How to Increase Water Pressure from Overhead Tank: A DIY Guide

Welcome to our comprehensive DIY guide on increasing water pressure from overhead tanks. Many homeowners experience the frustration of low water pressure, which can affect daily activities like showering, washing dishes, and watering the garden. This guide is designed to help you understand the mechanics behind water pressure, identify common issues, and provide practical, do-it-yourself solutions.

Understanding Water Pressure and Overhead Tanks

Water pressure in your home depends largely on your overhead water tank. The tank’s elevation uses gravity to push water through your plumbing system. The higher the tank, the greater the water pressure. However, there are several factors that can affect water pressure:

  • Height of the Tank: The vertical distance between the tank and your taps is crucial. The greater this distance, the higher the potential pressure.
  • Tank Capacity and Design: Larger tanks can store more water, providing a more consistent pressure.
  • Pipe Diameter: The size of the pipes in your home can affect water flow. Wider pipes can increase flow and pressure.
  • Blockages or Leaks: Sediment buildup, corrosion, or leaks can significantly reduce water pressure.

Understanding these factors is the first step in troubleshooting and improving your water pressure.

Tools and Equipment Needed

To tackle water pressure issues, you’ll need some basic tools and equipment:

  1. Pressure Gauge: This tool measures the water pressure in your pipes and is essential for diagnosing pressure issues.
  2. Adjustable Wrenches: These are needed for loosening and tightening pipe fittings.
  3. Teflon Tape: Use this to seal threaded pipe joints and prevent leaks.
  4. Pipe Fittings and Valves: Having a selection of these on hand is useful for making adjustments or repairs.
pressure guage to monitor water pressure

Step-by-Step Guide to Increase Water Pressure

Now let’s get to the practical steps. Here’s how you can increase the water pressure from your overhead tank:

  1. Check the Water Pressure: Attach the pressure gauge to an outdoor faucet closest to the water meter. Turn on the faucet and note the pressure reading. Ideal home water pressure is typically between 40 and 60 psi (pounds per square inch).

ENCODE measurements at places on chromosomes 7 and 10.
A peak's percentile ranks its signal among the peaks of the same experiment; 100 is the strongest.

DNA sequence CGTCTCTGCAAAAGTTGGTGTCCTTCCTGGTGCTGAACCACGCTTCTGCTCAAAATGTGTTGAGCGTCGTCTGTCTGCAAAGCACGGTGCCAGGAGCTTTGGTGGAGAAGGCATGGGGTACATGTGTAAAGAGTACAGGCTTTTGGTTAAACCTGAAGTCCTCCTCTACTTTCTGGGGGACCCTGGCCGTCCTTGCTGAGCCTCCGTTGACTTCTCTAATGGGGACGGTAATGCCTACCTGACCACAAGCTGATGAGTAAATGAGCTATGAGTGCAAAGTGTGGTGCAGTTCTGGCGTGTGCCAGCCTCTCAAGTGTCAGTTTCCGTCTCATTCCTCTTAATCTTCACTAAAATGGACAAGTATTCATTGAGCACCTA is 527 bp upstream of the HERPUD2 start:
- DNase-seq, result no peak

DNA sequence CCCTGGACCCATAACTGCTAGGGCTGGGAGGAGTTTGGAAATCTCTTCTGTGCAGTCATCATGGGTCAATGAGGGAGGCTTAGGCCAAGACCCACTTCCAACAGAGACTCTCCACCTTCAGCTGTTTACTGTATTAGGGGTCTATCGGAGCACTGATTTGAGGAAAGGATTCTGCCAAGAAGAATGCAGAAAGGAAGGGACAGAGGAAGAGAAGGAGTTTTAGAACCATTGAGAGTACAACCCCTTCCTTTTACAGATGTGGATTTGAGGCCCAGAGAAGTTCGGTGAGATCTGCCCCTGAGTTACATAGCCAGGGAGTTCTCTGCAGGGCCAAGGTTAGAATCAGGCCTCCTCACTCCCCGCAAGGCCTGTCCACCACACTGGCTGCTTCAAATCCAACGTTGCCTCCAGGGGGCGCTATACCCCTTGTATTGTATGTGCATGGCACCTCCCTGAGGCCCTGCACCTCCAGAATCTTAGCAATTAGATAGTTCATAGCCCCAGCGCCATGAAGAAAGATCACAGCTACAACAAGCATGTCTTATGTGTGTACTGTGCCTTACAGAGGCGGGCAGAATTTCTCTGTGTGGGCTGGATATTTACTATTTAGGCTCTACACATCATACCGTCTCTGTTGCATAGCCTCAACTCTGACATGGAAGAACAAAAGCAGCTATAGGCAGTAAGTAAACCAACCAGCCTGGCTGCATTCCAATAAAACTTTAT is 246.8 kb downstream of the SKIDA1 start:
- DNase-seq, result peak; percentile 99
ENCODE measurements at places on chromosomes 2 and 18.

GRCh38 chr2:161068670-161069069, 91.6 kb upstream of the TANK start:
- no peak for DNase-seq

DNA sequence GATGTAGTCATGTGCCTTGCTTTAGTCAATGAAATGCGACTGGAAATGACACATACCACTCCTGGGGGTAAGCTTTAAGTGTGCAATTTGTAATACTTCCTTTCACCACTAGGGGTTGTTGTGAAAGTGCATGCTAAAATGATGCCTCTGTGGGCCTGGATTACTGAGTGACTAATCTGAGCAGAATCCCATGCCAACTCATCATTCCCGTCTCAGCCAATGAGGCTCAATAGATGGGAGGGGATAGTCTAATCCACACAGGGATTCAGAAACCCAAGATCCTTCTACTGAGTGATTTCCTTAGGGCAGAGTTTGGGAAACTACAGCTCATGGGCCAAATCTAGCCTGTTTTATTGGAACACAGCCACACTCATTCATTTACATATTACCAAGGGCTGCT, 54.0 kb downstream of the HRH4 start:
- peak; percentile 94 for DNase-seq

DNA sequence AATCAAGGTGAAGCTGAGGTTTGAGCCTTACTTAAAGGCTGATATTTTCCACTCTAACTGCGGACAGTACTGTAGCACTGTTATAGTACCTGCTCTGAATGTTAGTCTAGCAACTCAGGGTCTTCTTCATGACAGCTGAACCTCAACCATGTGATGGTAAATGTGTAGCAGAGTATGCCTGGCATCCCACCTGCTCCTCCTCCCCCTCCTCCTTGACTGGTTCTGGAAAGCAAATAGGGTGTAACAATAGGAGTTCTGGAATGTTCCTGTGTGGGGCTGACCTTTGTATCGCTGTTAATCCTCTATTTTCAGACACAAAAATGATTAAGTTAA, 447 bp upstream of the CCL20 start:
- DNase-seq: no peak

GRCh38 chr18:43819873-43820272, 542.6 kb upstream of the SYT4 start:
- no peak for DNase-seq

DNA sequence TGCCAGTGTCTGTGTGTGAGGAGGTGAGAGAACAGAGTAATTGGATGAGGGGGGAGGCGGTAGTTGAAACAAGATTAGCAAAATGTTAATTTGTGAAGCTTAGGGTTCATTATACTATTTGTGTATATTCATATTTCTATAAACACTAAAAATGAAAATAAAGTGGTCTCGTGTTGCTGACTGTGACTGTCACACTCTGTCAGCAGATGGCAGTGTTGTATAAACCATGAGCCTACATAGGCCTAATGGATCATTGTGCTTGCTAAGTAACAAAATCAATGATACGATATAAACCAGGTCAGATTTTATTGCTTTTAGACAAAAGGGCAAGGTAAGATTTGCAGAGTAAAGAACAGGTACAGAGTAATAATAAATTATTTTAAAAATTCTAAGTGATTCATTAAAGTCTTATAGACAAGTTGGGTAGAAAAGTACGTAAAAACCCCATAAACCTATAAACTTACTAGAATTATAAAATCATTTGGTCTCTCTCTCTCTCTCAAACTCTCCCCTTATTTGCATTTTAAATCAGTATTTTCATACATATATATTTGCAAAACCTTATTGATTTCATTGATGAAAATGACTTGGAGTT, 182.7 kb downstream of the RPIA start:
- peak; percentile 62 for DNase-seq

2. Inspect the Water Tank: Check for any visible damage, leaks, or obstructions that could be impacting the water flow. Ensure that the tank is adequately elevated and that the vent is not blocked.
  3. Adjust the Pressure Valve: If your system has a pressure regulator, it can be adjusted to increase water pressure. This valve is usually located where the main water line enters your home.
  4. Clean or Replace Pipes and Filters: Over time, pipes and filters can become clogged with sediment, reducing water flow. Cleaning or replacing them can significantly improve pressure.
  5. Consider Adding a Booster Pump: If you’ve tried all the above steps and still have low pressure, a booster pump might be necessary. This pump increases water pressure and flow rate, providing a more consistent supply.

Frequently Asked Questions

  • Q1: How do I know if my water pressure is too low? A: Signs include water trickling out of taps, poor shower performance, and slow-filling toilets.
  • Q2: Can adjusting the tank’s height increase water pressure? A: Yes, raising the height of the tank can increase pressure due to gravity. However, this is often impractical and requires structural changes.
  • Q3: Is it safe to increase water pressure on my own? A: For most minor adjustments and maintenance, yes. However, for complex issues or significant modifications, it’s advisable to consult a professional plumber.

My Personal Experiment

I faced a situation where the water pressure in my home was noticeably low. After using the pressure gauge, I discovered the pressure was around 30 psi, much lower than the ideal range. Here’s what I did:

  1. Inspection and Cleaning: I checked the tank for any issues and cleaned out sediment from filters and pipes.
  2. Adjusted the Pressure Regulator: This was a key step. I adjusted the regulator to increase the pressure.
  3. Result: The water pressure improved to a steady 55 psi, falling within the ideal range.


Increasing water pressure from an overhead tank is a manageable DIY project with the right tools and knowledge. Regular maintenance, such as cleaning filters and checking for leaks, is essential. However, if you’re unsure about any steps or face more complex issues, don’t hesitate to consult a professional plumber.

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